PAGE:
LCBO workers take one step closer to possible strike

A Canadian flag flies near a LCBO store in Bowmanville, Ontario on Saturday July 20, 2013.
A Canadian flag flies near a LCBO store in Bowmanville, Ontario on Saturday July 20, 2013. Doug Ives / File / The Canadian Press

Staff at LCBO stores across Ontario are one step closer to walking off the job as labour tensions ramp up between the union representing 7,500 workers and the liquor board’s management team.

The Ontario Public Service Employees Union applied for a “no board” report from the Ministry of Labour Monday after LCBO staff voted overwhelmingly in favour of a strike mandate in April.

A strike or lockout is possible just before the long Canada Day weekend if both parties fail to resolve their differences on the 17th day after a no board report has been issued.

“With this particular employer, the only time they get serious about bargaining is after you take that step,” Warren (Smokey) Thomas, president of the OPSEU, told AM640 Tuesday morning. “But that brings in a mediator, conciliator who works hard with both parties to try to get them a deal.”

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READ MORE: LCBO workers deliver overwhelming strike vote

At the heart of the labour dispute is pay equity, which Thomas said is being stifled due to the proliferation of part-time work.

“We want equal pay for equal work for part-timers doing the exact same work as full-timers,” Thomas said. “So the employer’s response is to seek a whole bunch of concessions mostly from full-time workers to offset that very minimal cost of equal pay for equal work.”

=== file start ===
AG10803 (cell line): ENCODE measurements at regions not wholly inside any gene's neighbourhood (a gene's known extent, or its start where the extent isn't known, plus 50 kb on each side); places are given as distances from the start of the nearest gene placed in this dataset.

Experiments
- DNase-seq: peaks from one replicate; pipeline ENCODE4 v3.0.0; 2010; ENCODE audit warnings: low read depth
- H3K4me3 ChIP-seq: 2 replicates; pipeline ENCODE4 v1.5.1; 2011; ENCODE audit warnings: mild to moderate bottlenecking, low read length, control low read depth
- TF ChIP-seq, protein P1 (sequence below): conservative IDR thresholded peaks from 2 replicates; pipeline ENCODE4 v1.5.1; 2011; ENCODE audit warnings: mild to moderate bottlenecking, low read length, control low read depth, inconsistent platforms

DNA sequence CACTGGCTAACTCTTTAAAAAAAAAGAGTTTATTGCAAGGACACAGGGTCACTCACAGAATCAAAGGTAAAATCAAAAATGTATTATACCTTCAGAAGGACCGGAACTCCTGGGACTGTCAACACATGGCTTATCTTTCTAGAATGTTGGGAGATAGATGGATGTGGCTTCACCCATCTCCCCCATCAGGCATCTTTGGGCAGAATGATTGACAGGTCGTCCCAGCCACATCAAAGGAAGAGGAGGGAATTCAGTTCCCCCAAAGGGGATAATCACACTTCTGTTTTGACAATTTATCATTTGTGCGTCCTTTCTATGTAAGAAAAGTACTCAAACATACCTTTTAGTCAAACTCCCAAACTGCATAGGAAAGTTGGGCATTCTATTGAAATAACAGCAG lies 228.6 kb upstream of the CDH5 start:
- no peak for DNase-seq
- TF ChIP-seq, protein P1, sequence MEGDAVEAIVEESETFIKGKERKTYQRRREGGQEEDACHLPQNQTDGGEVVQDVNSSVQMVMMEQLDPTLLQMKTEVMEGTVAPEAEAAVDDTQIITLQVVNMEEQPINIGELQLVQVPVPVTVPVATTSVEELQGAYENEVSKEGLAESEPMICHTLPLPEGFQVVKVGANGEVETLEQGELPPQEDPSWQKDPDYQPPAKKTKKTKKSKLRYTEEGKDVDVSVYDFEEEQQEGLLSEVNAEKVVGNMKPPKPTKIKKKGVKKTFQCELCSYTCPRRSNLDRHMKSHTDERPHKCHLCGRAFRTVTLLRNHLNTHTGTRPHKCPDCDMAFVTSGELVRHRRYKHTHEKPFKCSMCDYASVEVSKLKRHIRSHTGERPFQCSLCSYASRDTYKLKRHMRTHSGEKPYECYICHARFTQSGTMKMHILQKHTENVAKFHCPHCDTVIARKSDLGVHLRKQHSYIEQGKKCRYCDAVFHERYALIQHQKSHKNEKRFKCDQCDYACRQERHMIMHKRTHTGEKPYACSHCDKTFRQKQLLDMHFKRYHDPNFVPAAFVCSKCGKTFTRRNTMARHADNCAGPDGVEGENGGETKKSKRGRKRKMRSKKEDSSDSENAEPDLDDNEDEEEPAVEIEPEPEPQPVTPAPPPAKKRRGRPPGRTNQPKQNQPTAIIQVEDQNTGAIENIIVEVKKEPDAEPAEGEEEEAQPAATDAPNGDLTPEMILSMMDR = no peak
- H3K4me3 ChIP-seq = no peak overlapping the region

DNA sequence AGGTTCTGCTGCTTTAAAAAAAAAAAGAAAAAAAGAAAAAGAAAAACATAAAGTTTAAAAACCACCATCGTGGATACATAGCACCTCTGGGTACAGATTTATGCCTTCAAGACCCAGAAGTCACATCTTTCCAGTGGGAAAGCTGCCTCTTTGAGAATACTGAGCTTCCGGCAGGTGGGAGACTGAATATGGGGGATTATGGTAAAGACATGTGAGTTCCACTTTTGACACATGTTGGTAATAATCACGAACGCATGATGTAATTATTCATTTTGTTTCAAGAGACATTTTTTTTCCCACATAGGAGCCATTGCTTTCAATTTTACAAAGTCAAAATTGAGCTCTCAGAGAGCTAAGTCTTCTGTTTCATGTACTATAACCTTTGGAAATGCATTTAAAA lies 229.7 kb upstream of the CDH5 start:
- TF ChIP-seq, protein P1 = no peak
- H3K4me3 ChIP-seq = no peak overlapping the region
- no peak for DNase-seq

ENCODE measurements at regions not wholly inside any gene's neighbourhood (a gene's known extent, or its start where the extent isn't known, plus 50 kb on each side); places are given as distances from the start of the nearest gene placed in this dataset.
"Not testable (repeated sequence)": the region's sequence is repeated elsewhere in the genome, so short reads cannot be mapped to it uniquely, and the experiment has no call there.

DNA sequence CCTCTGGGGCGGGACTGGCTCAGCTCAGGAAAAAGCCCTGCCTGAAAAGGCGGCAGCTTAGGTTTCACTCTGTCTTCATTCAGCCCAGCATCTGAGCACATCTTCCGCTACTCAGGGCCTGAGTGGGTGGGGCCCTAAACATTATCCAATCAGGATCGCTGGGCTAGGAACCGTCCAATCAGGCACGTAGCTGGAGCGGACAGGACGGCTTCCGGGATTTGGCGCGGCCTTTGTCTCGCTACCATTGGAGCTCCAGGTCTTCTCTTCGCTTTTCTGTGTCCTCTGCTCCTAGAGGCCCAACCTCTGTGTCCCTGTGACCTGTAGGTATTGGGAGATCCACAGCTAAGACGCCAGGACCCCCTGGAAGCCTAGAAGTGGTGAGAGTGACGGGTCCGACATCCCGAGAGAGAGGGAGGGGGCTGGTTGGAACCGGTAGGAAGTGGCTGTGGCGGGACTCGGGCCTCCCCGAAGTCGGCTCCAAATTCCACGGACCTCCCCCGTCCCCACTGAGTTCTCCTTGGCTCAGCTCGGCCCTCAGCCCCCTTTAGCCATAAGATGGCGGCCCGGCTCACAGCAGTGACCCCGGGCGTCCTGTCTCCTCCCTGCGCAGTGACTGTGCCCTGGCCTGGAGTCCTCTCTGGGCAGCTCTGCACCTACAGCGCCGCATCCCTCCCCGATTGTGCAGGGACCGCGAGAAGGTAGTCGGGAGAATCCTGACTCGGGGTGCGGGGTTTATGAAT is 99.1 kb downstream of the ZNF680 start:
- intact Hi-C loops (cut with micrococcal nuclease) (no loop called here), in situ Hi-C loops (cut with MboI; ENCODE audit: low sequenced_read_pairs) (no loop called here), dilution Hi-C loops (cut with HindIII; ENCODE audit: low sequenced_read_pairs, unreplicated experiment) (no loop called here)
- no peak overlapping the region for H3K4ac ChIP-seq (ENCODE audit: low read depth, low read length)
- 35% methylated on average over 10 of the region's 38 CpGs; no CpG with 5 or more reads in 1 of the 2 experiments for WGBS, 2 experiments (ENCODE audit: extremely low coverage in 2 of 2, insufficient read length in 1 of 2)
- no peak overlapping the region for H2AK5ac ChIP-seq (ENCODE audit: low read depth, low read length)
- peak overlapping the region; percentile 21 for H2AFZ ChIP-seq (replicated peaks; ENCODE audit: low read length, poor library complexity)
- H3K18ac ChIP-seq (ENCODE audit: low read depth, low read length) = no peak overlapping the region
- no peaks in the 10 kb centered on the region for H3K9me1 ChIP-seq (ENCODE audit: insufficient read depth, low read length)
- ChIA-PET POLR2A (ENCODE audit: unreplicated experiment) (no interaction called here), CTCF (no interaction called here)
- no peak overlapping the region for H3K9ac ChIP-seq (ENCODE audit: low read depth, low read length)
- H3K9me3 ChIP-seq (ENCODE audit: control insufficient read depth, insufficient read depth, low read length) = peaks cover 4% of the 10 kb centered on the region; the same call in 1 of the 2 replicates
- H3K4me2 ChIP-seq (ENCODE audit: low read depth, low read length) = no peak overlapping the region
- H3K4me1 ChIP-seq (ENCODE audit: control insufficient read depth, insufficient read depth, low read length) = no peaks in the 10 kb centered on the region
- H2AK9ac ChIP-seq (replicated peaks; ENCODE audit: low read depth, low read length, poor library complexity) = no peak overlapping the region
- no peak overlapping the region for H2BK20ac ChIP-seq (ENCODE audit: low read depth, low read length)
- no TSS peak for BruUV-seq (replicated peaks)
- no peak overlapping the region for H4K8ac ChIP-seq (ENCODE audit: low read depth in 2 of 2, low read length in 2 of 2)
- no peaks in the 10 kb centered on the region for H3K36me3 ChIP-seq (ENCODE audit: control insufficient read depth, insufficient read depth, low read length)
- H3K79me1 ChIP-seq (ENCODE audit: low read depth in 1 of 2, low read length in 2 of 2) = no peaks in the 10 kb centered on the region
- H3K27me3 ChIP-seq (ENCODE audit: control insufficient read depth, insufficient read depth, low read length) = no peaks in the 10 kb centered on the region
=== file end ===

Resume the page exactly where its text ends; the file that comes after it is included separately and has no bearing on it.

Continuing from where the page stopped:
The union says 82 per cent of LBCO workers are part-timers with many working around four hour shifts, seven days a week with an annual salary of $8,000 to $14,000 a year.

“Maybe they can work three days and get those hours and then find another part-time job so they can make enough money to live on,” Thomas said.

Commentary: LCBO strike? Really?

Thomas added he expects the labour negotiations to go right up to the deadline, claiming it helps boost sales for the provincially run alcohol distributor.

“Management love the run-up to the strike deadline because the sales, they set records. Which I think is rather, that’s just a sinister move on their part to increase sales,” he said.

Although the public can purchase beer at select grocery stores across the province in the event of a strike or lockout, Thomas said the booze could soon run out as the LCBO are the suppliers.

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Still, the union said the public shouldn’t fear any lack of access to their beloved alcoholic beverages as LCBO staff have never hit the picket lines in their history.

READ MORE: LCBO staff set to hold strike vote later this month

“There’s always been a deal in the past, there’s never been a strike,” Thomas said. “So fingers crossed that we can get the employer to come to their senses and get a deal.”

LCBO staff have been without a contract since it expired on March 31.

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